Mother of innocent victim welcomes drug-driving Bill
A Bill to make drug-driving a specific offence has been welcomed by bereaved Somerset mother Clare Brixey.
Taunton Deane MP and Home Office Minister Jeremy Browne has introduced the Bill in Parliament following advice from scientific experts. It is planned to come into effect in 2014.
He said: “Driving under the influence of drugs can be extremely dangerous. It is estimated that drug driving kills 200 people in Britain every year.”
Mrs Brixey’s son, Ashley, aged 20, died in 2004 when a car driven by a friend who had taken drink and drugs crashed and landed upside down in a swimming pool. Mrs Brixey hopes the new law will be a deterrent.
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“I do very much welcome this,” she said at her home near Frome, yesterday. “When my son was killed the driver of the car was more than twice the legal alcohol limit and he had drugs in his system, but the drugs element was not taken into account by the court because it could not be proved that drugs affected the driving.
“If there had been a specific offence then it would have added to the sentence.”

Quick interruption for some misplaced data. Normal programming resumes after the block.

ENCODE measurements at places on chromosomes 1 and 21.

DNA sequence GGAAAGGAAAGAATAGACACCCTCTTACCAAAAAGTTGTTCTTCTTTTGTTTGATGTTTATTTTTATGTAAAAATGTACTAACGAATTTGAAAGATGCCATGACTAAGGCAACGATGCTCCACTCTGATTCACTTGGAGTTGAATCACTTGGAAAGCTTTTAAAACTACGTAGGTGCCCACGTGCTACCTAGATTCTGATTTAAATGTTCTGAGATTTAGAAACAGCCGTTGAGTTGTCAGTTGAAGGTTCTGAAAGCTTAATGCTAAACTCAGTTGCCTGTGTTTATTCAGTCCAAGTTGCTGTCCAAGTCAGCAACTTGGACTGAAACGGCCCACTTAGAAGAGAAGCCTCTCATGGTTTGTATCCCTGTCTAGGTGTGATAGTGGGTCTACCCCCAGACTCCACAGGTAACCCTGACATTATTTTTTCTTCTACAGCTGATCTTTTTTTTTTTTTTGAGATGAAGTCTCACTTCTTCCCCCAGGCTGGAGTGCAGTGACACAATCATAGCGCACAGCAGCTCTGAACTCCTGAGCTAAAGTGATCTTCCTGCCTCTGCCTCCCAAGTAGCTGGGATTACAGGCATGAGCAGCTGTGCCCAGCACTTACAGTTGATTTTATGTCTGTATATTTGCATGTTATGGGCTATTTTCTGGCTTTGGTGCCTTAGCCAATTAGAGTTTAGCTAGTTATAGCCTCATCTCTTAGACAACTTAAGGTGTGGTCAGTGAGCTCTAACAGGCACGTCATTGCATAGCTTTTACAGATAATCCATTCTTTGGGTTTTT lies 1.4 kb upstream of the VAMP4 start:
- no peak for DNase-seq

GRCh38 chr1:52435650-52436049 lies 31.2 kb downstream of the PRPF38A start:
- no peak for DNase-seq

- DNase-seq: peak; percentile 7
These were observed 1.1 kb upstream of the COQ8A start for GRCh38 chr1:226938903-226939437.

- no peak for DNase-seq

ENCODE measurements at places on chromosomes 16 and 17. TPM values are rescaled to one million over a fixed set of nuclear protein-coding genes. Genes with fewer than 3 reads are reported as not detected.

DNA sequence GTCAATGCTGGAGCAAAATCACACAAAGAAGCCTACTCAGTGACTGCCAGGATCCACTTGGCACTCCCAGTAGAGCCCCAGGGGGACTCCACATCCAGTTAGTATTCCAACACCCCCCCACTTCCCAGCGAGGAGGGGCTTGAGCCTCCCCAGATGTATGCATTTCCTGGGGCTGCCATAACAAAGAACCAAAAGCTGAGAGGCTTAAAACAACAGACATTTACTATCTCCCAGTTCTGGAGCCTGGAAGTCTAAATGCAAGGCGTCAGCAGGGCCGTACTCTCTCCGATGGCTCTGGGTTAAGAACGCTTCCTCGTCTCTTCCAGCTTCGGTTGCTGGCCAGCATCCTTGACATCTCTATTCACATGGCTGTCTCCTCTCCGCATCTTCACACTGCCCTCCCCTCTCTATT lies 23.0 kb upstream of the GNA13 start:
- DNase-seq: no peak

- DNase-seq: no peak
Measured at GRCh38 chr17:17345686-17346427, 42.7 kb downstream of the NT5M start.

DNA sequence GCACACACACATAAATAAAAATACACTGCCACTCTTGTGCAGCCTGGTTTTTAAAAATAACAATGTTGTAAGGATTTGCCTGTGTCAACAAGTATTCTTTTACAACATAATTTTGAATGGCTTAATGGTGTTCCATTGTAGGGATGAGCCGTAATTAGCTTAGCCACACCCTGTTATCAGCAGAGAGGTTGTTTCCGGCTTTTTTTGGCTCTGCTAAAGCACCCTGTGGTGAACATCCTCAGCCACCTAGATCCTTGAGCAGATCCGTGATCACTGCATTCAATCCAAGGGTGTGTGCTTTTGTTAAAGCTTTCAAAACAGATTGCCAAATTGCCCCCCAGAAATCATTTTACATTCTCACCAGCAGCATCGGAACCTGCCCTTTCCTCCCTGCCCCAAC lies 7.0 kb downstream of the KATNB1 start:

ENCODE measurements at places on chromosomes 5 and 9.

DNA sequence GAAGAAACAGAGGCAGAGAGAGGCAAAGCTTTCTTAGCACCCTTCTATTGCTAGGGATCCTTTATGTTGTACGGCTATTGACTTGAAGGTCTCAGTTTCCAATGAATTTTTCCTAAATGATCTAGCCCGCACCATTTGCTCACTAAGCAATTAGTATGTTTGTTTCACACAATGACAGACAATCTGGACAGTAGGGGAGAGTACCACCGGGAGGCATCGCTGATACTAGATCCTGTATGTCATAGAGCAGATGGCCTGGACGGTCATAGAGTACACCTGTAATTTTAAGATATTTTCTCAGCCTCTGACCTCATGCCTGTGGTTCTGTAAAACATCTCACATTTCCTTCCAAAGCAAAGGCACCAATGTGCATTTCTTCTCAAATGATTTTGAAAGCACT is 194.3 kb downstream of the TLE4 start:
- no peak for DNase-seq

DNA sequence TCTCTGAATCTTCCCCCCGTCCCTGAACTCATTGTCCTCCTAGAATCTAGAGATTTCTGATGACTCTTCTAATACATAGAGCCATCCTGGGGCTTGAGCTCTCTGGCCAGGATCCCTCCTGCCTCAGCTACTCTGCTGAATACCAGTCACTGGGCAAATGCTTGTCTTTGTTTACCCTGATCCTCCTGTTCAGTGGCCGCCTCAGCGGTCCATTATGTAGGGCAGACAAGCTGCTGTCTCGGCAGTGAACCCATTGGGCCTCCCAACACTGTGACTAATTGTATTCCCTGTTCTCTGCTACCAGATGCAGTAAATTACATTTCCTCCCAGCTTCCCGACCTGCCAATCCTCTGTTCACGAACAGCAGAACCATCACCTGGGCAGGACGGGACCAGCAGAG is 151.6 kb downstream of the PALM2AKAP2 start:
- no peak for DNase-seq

Ashley was a back seat passenger in the car which crashed at Limpley Stoke, near Bath. The car had been driven at speeds of up to 80 miles per hour.
Mrs Brixey has been a committed road safety campaigner ever since and gives talks both independently and with the Safe Drive Stay Alive campaign run by Wiltshire Fire and Rescue. She said: “I gave a talk to Young Farmers at Wincanton, and with Safe Drive Stay Alive we book a venue and get 300 to 500 Year 11 school pupils brought in by coach and give two presentations a day. It is important to catch young people before they leave school. We don’t tell them what to do but we explain what can happen.
“At that age people think they are invincible and they are protected by parents from unpleasant things, but there are things they need to know. Since we have been running Safe Drive Stay Alive around seven years, the number of deaths and serious injuries among young drivers and passengers has dropped by 50 per cent.”
Mr Browne said: “The new powers will be introduced following further advice from scientific experts on technical issues. The new law will be carefully defined to avoid catching out motorists who are taking legal prescription drugs in line with medical advice”
RAC technical director David Bizley said driving under the influence of drugs is a growing problem. He said: “According to an RAC report, 9 per cent of 17-24 year olds admit to driving under the influence of drugs, compared to 5 per cent of all motorists.”